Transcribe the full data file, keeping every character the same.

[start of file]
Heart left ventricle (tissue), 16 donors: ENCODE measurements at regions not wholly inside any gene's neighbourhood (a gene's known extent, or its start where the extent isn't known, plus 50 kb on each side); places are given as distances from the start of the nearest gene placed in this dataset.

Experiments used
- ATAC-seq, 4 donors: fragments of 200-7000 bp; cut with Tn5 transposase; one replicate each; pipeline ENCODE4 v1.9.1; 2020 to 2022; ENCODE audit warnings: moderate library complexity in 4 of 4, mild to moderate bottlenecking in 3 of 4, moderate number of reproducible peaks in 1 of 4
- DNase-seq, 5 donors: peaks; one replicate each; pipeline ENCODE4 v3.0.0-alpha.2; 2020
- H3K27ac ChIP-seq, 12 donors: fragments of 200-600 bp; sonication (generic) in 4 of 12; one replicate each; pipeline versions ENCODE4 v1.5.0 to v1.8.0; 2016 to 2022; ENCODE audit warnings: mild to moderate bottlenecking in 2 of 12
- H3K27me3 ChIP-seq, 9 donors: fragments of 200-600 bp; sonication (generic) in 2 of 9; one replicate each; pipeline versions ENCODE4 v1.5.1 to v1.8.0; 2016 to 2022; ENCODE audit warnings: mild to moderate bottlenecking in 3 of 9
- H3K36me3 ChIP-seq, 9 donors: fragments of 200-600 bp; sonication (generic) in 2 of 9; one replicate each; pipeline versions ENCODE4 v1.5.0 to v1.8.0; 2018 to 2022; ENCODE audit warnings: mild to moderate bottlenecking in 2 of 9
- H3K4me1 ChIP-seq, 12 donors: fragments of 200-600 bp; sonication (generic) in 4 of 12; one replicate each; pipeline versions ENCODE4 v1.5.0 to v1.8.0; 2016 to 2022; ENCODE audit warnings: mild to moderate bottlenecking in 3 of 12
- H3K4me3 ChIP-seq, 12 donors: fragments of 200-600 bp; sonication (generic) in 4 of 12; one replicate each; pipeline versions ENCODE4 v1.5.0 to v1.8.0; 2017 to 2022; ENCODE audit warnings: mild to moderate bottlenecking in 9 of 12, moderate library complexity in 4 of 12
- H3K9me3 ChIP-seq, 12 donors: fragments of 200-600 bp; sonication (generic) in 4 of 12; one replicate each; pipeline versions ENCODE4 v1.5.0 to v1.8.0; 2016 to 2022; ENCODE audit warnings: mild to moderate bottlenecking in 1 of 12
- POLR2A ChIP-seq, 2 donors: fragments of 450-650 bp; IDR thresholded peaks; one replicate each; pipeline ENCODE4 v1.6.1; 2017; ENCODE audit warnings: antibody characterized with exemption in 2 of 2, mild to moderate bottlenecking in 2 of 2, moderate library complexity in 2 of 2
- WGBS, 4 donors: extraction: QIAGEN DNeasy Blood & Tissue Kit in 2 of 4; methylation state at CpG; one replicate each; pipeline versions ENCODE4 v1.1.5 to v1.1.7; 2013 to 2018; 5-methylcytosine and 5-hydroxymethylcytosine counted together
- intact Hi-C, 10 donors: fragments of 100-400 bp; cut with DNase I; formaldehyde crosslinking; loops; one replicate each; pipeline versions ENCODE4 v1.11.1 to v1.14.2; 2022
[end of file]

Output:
Heart left ventricle (tissue), 16 donors: ENCODE measurements at regions not wholly inside any gene's neighbourhood (a gene's known extent, or its start where the extent isn't known, plus 50 kb on each side); places are given as distances from the start of the nearest gene placed in this dataset.

Experiments used
- ATAC-seq, 4 donors: fragments of 200-7000 bp; cut with Tn5 transposase; one replicate each; pipeline ENCODE4 v1.9.1; 2020 to 2022; ENCODE audit warnings: moderate library complexity in 4 of 4, mild to moderate bottlenecking in 3 of 4, moderate number of reproducible peaks in 1 of 4
- DNase-seq, 5 donors: peaks; one replicate each; pipeline ENCODE4 v3.0.0-alpha.2; 2020
- H3K27ac ChIP-seq, 12 donors: fragments of 200-600 bp; sonication (generic) in 4 of 12; one replicate each; pipeline versions ENCODE4 v1.5.0 to v1.8.0; 2016 to 2022; ENCODE audit warnings: mild to moderate bottlenecking in 2 of 12
- H3K27me3 ChIP-seq, 9 donors: fragments of 200-600 bp; sonication (generic) in 2 of 9; one replicate each; pipeline versions ENCODE4 v1.5.1 to v1.8.0; 2016 to 2022; ENCODE audit warnings: mild to moderate bottlenecking in 3 of 9
- H3K36me3 ChIP-seq, 9 donors: fragments of 200-600 bp; sonication (generic) in 2 of 9; one replicate each; pipeline versions ENCODE4 v1.5.0 to v1.8.0; 2018 to 2022; ENCODE audit warnings: mild to moderate bottlenecking in 2 of 9
- H3K4me1 ChIP-seq, 12 donors: fragments of 200-600 bp; sonication (generic) in 4 of 12; one replicate each; pipeline versions ENCODE4 v1.5.0 to v1.8.0; 2016 to 2022; ENCODE audit warnings: mild to moderate bottlenecking in 3 of 12
- H3K4me3 ChIP-seq, 12 donors: fragments of 200-600 bp; sonication (generic) in 4 of 12; one replicate each; pipeline versions ENCODE4 v1.5.0 to v1.8.0; 2017 to 2022; ENCODE audit warnings: mild to moderate bottlenecking in 9 of 12, moderate library complexity in 4 of 12
- H3K9me3 ChIP-seq, 12 donors: fragments of 200-600 bp; sonication (generic) in 4 of 12; one replicate each; pipeline versions ENCODE4 v1.5.0 to v1.8.0; 2016 to 2022; ENCODE audit warnings: mild to moderate bottlenecking in 1 of 12
- POLR2A ChIP-seq, 2 donors: fragments of 450-650 bp; IDR thresholded peaks; one replicate each; pipeline ENCODE4 v1.6.1; 2017; ENCODE audit warnings: antibody characterized with exemption in 2 of 2, mild to moderate bottlenecking in 2 of 2, moderate library complexity in 2 of 2
- WGBS, 4 donors: extraction: QIAGEN DNeasy Blood & Tissue Kit in 2 of 4; methylation state at CpG; one replicate each; pipeline versions ENCODE4 v1.1.5 to v1.1.7; 2013 to 2018; 5-methylcytosine and 5-hydroxymethylcytosine counted together
- intact Hi-C, 10 donors: fragments of 100-400 bp; cut with DNase I; formaldehyde crosslinking; loops; one replicate each; pipeline versions ENCODE4 v1.11.1 to v1.14.2; 2022